The Right to Research Coalition is excited to share that the theme for this year's International Open Access Week will be "Generation Open." The theme will focus on the importance of students and early career researchers as well as how changes in scholarly publishing affect scholars and researchers at different stages of their careers.
The full announcement from SPARC is copied below, and we will have more announcements in the coming weeks about webcasts and other resources from SPARC and the R2RC to help organizations plan Open Access Week events around the theme of "Generation Open."
To kick things off, SPARC will host a webcast to help advocates begin planning local events to celebrate the week on Monday, May 19th, at 2:30pm EDT / 7:30pm BST. The webcast is free and open to all, and you can find more information and a link to register here: http://www.sparc.arl.org/initiatives/openaccessweek/2014/kickoffwebcast.
For Immediate Release
May 8, 2014
Contact: Ranit Schmelzer
2014 International Open Access Week to Be Held In October
“Generation Open” Theme Highlights Involvement of Students and Early Career Researchers
Washington, DC – The Scholarly Publishing and Academic Resources Coalition (SPARC) announced today that the theme for this year’s International Open Access Week is "Generation Open". The theme will highlight the importance of students and early career researchers as advocates for change in the short-term, through institutional and governmental policy, and as the future of the Academy upon whom the ultimate success of the Open Access movement depends. The theme will also explore how changes in scholarly publishing affect scholars and researchers at different stages of their careers.
To be held from October 20 – 26, 2014, International Open Access Week is an opportunity for the academic and research community to continue to learn about the potential benefits of Open Access, to share what they’ve learned with colleagues, and to help inspire wider participation in helping to make Open Access a new norm in scholarship and research.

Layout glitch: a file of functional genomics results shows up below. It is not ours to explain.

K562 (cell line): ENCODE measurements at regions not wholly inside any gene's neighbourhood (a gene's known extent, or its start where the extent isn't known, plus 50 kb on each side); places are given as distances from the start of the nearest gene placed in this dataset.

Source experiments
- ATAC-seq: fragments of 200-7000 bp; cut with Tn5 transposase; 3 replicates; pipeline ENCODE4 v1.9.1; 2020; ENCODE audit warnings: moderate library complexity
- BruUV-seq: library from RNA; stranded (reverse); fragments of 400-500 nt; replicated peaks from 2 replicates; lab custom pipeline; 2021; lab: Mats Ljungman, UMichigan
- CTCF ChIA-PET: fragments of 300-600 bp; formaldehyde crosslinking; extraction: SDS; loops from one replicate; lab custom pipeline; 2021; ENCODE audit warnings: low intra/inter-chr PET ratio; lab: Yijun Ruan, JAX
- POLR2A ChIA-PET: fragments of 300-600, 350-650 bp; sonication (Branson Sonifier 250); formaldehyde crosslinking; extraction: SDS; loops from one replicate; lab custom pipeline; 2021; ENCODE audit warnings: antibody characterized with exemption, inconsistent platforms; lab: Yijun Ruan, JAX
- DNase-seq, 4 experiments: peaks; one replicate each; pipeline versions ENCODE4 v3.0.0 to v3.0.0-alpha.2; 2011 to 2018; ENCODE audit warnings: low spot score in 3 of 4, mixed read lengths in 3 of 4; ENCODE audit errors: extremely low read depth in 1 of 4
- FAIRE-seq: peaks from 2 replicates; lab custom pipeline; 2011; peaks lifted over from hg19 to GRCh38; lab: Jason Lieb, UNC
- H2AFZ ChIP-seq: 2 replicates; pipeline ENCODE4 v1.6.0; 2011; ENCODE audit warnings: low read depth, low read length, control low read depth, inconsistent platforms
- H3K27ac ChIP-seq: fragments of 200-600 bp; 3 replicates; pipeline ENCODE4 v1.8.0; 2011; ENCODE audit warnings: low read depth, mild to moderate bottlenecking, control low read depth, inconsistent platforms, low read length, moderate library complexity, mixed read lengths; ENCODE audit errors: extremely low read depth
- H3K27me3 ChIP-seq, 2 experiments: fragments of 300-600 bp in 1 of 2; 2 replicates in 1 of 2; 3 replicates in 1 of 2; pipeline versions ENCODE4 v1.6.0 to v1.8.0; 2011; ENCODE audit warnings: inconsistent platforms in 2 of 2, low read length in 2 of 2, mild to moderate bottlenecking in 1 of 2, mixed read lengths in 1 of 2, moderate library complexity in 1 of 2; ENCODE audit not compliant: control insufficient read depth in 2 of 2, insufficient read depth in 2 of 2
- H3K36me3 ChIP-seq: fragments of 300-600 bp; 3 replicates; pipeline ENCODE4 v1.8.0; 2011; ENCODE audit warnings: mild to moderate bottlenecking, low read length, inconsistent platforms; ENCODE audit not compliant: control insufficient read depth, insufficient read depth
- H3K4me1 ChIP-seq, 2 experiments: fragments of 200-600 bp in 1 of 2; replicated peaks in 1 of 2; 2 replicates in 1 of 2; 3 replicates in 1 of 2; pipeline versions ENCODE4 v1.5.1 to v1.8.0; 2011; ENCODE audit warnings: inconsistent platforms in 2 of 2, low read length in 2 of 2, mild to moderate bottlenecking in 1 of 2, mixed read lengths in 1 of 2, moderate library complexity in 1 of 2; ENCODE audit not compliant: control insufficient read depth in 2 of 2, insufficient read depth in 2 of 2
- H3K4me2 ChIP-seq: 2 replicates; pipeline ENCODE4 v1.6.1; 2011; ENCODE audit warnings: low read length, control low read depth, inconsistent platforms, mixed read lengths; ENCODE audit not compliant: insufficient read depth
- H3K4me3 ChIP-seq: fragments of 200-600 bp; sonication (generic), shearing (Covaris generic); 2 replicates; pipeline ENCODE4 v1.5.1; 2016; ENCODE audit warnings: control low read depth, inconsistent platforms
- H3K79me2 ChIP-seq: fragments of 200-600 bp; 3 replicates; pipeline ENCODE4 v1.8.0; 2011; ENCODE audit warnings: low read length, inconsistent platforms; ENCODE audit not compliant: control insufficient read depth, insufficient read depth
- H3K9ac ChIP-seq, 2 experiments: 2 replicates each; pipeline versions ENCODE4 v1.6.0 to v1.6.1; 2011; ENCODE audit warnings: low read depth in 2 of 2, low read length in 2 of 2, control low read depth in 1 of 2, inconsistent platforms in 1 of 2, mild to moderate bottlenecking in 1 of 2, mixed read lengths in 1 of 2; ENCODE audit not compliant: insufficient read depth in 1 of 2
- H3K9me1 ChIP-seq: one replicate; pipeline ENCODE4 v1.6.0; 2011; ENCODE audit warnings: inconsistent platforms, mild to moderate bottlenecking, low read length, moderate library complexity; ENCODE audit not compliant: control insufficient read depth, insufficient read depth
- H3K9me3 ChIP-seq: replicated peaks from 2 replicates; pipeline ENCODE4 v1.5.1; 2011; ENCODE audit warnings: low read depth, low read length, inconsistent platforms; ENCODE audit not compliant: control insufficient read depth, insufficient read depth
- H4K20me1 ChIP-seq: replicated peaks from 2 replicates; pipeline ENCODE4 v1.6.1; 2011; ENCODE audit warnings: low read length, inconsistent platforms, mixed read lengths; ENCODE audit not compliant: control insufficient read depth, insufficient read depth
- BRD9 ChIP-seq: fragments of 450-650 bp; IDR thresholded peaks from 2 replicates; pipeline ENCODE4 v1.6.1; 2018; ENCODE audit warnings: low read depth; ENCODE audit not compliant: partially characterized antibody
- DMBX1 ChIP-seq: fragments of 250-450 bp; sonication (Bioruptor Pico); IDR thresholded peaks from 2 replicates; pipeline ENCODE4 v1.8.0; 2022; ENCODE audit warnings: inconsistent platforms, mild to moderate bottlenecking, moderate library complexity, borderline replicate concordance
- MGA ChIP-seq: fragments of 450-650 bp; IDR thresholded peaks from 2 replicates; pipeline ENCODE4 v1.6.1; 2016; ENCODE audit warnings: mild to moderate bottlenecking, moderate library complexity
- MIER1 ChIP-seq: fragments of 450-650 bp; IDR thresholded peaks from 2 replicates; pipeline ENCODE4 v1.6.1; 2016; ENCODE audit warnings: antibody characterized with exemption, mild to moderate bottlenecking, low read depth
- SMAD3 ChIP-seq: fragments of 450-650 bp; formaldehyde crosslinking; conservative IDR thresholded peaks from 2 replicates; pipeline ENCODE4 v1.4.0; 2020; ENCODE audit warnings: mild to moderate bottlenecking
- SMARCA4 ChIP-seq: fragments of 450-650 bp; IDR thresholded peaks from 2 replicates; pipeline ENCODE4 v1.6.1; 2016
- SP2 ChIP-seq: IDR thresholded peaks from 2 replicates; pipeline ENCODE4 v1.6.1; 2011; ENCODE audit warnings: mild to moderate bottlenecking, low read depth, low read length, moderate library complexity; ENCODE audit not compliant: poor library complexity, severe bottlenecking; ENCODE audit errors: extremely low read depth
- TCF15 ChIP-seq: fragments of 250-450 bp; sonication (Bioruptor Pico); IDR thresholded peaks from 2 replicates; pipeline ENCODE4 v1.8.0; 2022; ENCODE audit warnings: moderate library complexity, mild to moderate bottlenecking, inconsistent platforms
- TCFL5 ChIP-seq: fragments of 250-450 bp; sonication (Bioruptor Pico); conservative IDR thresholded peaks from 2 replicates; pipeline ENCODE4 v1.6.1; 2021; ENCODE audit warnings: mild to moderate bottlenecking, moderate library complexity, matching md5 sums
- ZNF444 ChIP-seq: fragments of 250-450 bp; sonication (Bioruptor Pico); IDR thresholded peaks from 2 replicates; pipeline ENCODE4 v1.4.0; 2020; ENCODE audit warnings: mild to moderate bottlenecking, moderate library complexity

“Open Access Week has blossomed into an event celebrated at hundreds of institutions on every continent across the world,” said Heather Joseph, Executive Director of SPARC. “This year’s theme reflects the importance of putting our future scholars and researchers at the core of the shift to an open system of scholarly communication.”
The theme “Generation Open” will return International Open Access Week to its foundation. Begun in 2007 as the National Day of Action for Open Access, the event was originally a partnership between SPARC and students who organized local events on a handful of campuses across the United States. Since then, both student involvement in Open Access and Open Access Week itself have grown exponentially.
SPARC’s student program, The Right to Research Coalition, has grown to more than 75 member student organizations, which collectively represent nearly seven million students in more than 100 countries around the world. The energy, creativity, and passion of the next generation that sparked the National Day of Action for Open Access in 2007 can now be seen in projects like the Open Access Button, a student-developed tool that helps users find freely available copies of pay walled articles.
SPARC encourages advocates around the world to use the week as a catalyst for raising awareness of Open Access and to build a dialogue with the next generation about shaping the system of scholarly communication that they will inherit.
On Monday, May 19th at 2:30pm EDT (7:30pm BST), SPARC will host a kickoff webcast to help advocates begin planning Open Access Week events, featuring advice from experts who have organized successful events during previous weeks. More information and a link to register can be found at www.sparc.arl.org/initiatives/openaccessweek/2014/kickoffwebcast.
SPARC®, the Scholarly Publishing and Academic Resources Coalition, is an international alliance of academic and research libraries working to correct imbalances in the scholarly publishing system. Developed by the Association of Research Libraries, SPARC has become a catalyst for change. Its pragmatic focus is to stimulate the emergence of new scholarly communication models that expand the dissemination of scholarly research and reduce financial pressures on libraries. More information can be found at www.arl.org/sparc.